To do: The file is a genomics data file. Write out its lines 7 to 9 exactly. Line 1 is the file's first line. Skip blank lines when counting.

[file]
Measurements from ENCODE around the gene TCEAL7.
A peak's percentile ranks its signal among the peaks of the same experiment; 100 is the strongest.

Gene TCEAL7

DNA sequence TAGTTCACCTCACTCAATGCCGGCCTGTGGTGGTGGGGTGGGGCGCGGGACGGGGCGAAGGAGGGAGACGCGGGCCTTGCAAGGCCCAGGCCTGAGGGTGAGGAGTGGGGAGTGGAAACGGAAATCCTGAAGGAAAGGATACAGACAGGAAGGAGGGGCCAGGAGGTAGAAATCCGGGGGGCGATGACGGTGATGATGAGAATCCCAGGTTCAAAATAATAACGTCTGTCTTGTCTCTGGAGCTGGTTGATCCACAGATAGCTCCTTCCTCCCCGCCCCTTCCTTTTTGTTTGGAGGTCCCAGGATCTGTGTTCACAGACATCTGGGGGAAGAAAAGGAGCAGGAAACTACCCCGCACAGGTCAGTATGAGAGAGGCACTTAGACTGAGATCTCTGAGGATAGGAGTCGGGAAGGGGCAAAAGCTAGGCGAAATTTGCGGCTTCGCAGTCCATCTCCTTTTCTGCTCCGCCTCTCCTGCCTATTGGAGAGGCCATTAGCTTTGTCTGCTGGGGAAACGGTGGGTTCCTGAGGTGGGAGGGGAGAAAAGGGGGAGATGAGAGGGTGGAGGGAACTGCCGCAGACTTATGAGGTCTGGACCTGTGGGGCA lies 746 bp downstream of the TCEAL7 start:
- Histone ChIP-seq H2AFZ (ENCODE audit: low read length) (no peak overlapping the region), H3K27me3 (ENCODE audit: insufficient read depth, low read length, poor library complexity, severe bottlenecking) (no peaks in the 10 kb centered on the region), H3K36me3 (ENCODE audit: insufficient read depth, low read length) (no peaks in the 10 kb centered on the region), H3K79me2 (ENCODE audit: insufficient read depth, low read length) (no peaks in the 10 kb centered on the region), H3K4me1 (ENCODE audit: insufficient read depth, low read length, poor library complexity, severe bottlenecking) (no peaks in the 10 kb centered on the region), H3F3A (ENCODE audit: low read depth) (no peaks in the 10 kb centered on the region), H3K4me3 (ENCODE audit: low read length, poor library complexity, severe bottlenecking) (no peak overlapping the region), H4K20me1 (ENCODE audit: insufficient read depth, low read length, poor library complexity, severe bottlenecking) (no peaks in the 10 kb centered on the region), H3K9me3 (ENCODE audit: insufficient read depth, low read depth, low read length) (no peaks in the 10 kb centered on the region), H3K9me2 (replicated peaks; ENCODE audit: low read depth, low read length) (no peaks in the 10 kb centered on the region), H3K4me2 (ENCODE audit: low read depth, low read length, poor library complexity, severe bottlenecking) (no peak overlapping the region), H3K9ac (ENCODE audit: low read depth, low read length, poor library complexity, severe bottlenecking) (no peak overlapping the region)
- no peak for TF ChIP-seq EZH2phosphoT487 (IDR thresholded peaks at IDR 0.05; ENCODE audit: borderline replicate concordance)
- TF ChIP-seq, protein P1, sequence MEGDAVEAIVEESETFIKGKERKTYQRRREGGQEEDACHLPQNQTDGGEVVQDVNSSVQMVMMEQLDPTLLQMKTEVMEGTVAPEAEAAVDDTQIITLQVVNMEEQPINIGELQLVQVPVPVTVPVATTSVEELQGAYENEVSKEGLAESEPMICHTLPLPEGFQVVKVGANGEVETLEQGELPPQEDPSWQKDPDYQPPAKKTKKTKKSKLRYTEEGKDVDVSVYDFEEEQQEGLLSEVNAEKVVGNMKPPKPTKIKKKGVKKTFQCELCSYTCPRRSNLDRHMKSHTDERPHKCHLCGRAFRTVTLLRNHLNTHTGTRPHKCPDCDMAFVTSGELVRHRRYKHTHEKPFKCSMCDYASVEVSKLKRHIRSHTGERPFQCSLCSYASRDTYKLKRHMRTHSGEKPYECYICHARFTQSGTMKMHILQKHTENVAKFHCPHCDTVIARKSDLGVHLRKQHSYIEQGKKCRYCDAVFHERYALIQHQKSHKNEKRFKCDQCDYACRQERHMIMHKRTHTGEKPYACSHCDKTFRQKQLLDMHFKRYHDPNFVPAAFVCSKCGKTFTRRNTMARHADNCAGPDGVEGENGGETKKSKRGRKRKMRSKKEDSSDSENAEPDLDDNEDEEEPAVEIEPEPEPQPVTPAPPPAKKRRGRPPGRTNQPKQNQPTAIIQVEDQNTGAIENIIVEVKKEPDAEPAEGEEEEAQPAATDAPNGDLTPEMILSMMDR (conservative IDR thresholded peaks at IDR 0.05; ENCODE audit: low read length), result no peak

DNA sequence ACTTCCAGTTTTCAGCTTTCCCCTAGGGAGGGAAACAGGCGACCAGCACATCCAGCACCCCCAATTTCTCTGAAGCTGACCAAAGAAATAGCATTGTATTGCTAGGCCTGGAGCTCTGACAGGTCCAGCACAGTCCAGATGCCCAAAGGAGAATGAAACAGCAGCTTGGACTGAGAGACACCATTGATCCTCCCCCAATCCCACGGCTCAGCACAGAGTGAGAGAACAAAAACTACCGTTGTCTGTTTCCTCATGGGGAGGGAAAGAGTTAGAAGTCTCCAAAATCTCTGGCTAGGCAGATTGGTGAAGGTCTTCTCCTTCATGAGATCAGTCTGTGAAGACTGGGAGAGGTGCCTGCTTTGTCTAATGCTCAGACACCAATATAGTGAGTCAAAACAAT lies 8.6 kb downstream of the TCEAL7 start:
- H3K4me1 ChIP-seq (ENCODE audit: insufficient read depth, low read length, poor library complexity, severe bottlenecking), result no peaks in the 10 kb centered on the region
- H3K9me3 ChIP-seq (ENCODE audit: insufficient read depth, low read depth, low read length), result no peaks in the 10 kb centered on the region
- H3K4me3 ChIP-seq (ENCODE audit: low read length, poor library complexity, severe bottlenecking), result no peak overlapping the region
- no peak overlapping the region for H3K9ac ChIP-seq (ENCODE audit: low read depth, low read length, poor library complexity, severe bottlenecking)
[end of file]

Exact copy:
- TF ChIP-seq, protein P1, sequence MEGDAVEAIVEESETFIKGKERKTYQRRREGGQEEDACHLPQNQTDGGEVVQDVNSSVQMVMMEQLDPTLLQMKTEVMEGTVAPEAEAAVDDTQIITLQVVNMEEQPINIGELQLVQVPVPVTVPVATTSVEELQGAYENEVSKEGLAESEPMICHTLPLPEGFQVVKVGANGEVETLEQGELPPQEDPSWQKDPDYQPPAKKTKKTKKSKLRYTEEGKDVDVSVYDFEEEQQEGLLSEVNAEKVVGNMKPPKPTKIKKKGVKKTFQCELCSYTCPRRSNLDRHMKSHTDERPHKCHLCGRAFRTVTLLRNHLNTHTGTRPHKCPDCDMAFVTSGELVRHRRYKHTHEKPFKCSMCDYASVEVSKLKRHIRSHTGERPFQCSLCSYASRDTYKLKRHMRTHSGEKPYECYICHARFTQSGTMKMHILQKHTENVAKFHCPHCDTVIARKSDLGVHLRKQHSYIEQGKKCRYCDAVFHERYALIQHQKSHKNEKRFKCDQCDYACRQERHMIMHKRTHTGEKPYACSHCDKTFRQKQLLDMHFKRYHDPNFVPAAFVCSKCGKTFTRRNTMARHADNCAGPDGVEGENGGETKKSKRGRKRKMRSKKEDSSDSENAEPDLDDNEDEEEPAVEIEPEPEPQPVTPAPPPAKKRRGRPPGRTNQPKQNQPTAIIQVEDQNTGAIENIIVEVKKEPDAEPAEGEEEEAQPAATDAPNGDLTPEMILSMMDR (conservative IDR thresholded peaks at IDR 0.05; ENCODE audit: low read length), result no peak

DNA sequence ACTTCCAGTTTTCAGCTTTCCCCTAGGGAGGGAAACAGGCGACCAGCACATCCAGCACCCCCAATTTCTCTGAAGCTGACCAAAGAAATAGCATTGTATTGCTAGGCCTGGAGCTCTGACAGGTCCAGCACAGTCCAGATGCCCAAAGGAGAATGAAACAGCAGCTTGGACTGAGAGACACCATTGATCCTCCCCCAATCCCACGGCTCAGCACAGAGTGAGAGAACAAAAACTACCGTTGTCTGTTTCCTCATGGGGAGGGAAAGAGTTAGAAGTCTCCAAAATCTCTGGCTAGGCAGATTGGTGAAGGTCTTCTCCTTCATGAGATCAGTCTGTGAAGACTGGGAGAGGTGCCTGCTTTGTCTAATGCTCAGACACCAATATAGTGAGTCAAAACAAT lies 8.6 kb downstream of the TCEAL7 start:
- H3K4me1 ChIP-seq (ENCODE audit: insufficient read depth, low read length, poor library complexity, severe bottlenecking), result no peaks in the 10 kb centered on the region